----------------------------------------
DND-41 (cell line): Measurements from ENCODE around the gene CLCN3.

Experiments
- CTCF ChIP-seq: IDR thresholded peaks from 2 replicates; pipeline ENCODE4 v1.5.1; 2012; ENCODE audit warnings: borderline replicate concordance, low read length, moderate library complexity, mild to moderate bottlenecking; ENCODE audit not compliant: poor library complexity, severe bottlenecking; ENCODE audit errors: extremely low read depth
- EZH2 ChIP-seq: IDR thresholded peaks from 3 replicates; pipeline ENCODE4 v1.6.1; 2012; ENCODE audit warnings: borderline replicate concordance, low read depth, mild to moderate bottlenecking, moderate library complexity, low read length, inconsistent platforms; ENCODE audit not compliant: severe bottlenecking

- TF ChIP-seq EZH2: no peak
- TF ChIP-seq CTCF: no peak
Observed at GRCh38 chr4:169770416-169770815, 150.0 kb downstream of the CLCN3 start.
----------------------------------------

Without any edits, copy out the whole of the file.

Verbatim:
DND-41 (cell line): Measurements from ENCODE around the gene CLCN3.

Experiments
- CTCF ChIP-seq: IDR thresholded peaks from 2 replicates; pipeline ENCODE4 v1.5.1; 2012; ENCODE audit warnings: borderline replicate concordance, low read length, moderate library complexity, mild to moderate bottlenecking; ENCODE audit not compliant: poor library complexity, severe bottlenecking; ENCODE audit errors: extremely low read depth
- EZH2 ChIP-seq: IDR thresholded peaks from 3 replicates; pipeline ENCODE4 v1.6.1; 2012; ENCODE audit warnings: borderline replicate concordance, low read depth, mild to moderate bottlenecking, moderate library complexity, low read length, inconsistent platforms; ENCODE audit not compliant: severe bottlenecking

- TF ChIP-seq EZH2: no peak
- TF ChIP-seq CTCF: no peak
Observed at GRCh38 chr4:169770416-169770815, 150.0 kb downstream of the CLCN3 start.